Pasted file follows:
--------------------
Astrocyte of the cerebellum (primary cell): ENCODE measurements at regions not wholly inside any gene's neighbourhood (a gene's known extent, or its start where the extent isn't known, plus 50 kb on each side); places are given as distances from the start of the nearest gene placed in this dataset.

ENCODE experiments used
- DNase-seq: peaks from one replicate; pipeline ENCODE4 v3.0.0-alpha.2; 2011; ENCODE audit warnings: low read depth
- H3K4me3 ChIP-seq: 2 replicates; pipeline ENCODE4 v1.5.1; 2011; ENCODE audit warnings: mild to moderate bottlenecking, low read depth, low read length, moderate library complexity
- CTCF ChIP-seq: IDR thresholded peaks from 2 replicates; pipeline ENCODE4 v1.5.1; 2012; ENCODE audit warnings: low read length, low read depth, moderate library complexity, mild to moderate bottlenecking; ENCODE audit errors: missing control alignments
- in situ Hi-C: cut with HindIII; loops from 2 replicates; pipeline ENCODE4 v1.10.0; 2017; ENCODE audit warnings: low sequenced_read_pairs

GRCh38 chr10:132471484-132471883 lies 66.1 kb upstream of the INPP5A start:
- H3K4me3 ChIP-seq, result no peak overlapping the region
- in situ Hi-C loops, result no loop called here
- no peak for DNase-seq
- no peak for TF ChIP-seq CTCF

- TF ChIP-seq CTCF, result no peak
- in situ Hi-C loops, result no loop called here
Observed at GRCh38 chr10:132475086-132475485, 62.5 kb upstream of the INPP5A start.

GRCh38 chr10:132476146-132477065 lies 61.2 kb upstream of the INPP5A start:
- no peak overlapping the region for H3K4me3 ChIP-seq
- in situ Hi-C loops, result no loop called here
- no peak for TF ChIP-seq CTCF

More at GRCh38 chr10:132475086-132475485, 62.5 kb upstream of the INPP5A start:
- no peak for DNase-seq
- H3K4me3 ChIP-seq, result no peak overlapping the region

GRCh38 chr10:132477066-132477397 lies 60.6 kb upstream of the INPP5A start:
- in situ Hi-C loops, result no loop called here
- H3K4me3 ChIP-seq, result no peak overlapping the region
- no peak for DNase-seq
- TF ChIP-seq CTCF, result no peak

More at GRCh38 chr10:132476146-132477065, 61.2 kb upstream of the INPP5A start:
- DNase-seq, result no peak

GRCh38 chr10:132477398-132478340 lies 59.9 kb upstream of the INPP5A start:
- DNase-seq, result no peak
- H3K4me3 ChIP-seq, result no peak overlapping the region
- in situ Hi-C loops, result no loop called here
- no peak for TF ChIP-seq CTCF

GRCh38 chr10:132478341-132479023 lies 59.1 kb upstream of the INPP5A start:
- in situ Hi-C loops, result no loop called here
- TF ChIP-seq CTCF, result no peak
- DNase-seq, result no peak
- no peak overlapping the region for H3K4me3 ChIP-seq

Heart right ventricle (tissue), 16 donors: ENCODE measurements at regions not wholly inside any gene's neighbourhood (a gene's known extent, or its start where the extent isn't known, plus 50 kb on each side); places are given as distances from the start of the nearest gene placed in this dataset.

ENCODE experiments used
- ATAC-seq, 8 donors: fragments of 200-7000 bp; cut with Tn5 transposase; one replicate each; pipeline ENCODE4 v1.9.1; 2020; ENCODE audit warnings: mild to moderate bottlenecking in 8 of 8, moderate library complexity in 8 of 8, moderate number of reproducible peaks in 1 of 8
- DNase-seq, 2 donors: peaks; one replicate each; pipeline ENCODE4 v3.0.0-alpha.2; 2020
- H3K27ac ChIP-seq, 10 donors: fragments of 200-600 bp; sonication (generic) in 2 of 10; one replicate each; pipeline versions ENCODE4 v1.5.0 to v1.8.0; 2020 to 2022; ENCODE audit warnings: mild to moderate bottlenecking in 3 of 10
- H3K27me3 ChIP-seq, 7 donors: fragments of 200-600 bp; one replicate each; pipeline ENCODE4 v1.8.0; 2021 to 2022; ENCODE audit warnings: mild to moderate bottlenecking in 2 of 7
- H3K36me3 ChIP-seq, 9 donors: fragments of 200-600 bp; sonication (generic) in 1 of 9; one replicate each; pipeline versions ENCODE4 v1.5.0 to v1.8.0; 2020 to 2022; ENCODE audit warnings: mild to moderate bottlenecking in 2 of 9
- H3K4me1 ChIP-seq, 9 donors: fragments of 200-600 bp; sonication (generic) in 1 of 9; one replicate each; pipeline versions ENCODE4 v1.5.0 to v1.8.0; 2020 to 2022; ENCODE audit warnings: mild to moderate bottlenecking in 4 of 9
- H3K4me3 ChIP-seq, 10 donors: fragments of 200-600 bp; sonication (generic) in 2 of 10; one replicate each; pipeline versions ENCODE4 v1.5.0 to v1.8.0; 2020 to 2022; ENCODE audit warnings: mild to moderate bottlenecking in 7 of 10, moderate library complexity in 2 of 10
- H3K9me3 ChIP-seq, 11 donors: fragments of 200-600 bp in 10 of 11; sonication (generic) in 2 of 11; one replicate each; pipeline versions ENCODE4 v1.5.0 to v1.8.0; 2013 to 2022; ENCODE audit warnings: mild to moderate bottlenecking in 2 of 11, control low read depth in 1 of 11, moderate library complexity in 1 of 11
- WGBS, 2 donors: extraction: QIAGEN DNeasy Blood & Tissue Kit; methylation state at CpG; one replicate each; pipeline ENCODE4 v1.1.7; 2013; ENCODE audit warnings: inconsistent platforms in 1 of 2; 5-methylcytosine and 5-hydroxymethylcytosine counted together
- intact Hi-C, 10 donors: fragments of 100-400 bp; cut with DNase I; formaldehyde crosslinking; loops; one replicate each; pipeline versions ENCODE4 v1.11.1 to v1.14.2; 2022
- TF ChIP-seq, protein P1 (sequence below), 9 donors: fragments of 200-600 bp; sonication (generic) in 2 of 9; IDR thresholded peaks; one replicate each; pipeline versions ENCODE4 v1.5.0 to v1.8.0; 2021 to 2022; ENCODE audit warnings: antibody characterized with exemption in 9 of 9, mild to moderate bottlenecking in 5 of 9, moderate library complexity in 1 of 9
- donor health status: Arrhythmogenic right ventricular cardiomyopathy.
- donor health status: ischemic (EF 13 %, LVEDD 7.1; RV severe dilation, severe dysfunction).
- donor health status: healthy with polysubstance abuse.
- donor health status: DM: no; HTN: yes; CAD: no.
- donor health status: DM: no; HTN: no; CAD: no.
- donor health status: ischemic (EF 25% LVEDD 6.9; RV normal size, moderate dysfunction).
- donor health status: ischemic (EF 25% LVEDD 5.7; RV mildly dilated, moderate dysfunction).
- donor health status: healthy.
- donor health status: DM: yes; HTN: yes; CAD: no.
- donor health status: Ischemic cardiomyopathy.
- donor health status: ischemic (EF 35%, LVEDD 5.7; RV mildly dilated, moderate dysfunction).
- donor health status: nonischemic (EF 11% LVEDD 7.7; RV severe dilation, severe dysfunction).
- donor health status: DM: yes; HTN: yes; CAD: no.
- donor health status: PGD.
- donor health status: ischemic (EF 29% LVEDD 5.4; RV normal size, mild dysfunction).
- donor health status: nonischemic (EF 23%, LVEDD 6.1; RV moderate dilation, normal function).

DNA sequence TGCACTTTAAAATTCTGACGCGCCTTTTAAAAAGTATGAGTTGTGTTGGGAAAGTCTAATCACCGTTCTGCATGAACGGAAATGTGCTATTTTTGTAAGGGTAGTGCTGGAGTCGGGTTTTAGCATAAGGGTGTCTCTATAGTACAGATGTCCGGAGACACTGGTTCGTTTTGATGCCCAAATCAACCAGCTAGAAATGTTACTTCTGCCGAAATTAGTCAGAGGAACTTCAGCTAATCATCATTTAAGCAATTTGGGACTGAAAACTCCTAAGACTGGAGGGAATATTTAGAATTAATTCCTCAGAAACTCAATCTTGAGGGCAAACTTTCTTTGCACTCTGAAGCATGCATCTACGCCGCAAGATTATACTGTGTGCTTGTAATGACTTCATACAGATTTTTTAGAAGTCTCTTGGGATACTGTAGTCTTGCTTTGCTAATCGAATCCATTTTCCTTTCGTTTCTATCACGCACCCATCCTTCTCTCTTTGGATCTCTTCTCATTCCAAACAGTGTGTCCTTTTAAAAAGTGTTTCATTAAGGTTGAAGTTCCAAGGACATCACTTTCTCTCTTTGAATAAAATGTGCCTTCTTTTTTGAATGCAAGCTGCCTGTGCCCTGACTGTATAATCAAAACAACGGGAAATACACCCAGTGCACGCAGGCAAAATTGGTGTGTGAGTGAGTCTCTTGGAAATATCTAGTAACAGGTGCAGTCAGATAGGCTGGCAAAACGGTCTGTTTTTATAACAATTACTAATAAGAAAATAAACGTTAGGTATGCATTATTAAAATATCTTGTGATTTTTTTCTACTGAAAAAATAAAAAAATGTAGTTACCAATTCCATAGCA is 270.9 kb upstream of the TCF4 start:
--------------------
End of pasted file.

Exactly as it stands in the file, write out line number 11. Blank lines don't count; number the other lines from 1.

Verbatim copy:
- no peak for TF ChIP-seq CTCF